The floating village is sold as some sort of tour that is one of the things “to do” around Siem Reap.
We took a tuk-tuk an hour out there, then found the fee to hire a boat was about $30 USD. We might have figured there was a fee, but for Cambodia this is a complete rip off. But when you’ve made your way all the way there, you’re a captive audience that’s not likely to say ‘forget it’ and go home.
We should have.
We spent an hour cruising through floating slums. We were told that most of the people who lived there couldn’t afford land, so made a life on the water. Sometimes for generations. He told us the villagers “didn’t mind” the tourists coming through on boats, but as I observed faces through my telephoto lens, it didn’t seem at all like they wanted another camera pointing at them. No one wants to live like zoo animals.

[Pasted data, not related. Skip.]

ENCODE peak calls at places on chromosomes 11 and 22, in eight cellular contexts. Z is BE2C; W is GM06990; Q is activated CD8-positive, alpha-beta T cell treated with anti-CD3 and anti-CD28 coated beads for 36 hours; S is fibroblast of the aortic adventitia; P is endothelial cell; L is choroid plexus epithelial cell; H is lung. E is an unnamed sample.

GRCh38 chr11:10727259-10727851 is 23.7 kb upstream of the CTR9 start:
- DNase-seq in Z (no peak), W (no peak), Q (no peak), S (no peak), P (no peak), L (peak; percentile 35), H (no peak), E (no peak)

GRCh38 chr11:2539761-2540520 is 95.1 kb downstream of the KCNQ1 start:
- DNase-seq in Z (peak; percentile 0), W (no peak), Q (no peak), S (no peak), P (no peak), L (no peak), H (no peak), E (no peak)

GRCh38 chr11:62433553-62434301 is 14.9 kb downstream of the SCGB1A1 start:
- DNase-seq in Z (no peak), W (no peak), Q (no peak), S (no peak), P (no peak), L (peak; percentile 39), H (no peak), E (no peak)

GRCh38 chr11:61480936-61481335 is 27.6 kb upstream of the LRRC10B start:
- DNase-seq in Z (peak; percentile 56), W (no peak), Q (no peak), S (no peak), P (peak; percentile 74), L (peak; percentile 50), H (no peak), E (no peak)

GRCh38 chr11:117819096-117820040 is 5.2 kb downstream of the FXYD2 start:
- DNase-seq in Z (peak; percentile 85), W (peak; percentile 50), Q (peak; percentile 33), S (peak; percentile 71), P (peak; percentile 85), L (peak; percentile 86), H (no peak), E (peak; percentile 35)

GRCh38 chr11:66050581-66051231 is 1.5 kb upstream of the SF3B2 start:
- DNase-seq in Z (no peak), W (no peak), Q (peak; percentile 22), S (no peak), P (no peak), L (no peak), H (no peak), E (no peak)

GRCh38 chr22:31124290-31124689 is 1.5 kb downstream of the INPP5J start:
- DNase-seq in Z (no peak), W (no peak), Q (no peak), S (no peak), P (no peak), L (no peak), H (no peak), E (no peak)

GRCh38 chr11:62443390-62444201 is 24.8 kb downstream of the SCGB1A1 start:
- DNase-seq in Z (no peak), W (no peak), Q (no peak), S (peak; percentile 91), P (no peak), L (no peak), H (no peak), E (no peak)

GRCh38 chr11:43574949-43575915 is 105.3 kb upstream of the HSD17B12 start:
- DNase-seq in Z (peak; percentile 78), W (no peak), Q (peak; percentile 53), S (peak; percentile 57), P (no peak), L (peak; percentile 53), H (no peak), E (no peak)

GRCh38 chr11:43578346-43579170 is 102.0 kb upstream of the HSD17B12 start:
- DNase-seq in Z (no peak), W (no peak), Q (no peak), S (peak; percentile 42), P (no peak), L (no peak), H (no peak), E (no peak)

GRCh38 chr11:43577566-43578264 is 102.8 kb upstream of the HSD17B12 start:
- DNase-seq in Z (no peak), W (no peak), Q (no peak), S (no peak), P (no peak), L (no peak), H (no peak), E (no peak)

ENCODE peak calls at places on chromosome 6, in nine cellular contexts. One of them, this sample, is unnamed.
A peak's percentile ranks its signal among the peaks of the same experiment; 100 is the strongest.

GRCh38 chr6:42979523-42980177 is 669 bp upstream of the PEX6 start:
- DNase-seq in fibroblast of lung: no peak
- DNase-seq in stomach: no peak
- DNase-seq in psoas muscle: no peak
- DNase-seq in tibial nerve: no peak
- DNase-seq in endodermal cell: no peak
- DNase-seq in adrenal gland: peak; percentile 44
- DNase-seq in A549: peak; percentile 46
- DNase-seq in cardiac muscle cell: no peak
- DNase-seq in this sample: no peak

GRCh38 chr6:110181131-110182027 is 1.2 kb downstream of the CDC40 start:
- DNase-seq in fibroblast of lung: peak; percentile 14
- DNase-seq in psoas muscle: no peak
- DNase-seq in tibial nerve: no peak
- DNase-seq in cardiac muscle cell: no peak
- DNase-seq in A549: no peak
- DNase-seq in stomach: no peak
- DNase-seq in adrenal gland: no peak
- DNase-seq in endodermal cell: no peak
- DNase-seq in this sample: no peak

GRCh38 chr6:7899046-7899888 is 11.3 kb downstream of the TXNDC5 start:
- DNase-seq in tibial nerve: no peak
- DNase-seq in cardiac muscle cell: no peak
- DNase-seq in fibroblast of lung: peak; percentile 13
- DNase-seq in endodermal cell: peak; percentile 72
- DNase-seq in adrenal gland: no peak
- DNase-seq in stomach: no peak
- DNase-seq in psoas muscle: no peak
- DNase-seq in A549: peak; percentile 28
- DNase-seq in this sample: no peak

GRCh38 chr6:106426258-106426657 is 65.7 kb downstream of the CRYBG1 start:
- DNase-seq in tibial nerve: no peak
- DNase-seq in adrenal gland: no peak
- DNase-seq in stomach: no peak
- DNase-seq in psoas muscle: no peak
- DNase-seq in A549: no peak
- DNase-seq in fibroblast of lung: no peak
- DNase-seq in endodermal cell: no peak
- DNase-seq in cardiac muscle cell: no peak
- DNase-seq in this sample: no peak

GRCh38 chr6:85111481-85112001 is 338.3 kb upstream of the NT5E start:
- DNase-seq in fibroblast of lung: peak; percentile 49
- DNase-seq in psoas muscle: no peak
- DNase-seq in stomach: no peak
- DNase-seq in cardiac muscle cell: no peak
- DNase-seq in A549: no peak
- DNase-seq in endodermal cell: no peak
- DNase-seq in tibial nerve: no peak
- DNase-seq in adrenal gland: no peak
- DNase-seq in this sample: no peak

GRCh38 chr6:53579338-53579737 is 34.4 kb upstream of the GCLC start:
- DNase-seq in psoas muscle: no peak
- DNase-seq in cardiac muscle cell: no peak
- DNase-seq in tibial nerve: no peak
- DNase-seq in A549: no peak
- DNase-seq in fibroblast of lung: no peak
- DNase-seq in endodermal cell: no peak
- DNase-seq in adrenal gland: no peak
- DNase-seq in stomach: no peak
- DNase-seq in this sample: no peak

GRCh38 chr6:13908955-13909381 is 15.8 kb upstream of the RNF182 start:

The guides brought us to a “crocodile farm”, which was nothing more than a leather bag breeding pool that had been built into the floor of a floating shop. As we ‘took our break’ there, children carrying snakes floated up beside us, trying to sell photo ops.
The guides had been going on about donating to the local school. Then he brought us to a rice shop where we were given the option of handing over $60 USD or $30 USD to donate rice to the orphans. Just hand over the money, they’ll take care of it. I laughed and got back in the boat. First of all, it’s absurd to think that rice costs that much in Cambodia. That was the giveaway. Subsequent internet searches have found frequent postings about this scam. It’s said the orphanage will even use children who have parents to try and part tourists with ‘donations’.
If you visit Cambodia, beware of these and other hustles. If you want to give to charity, make sure to give through valid agencies.
Next- Cambodia Part III: Koh Rong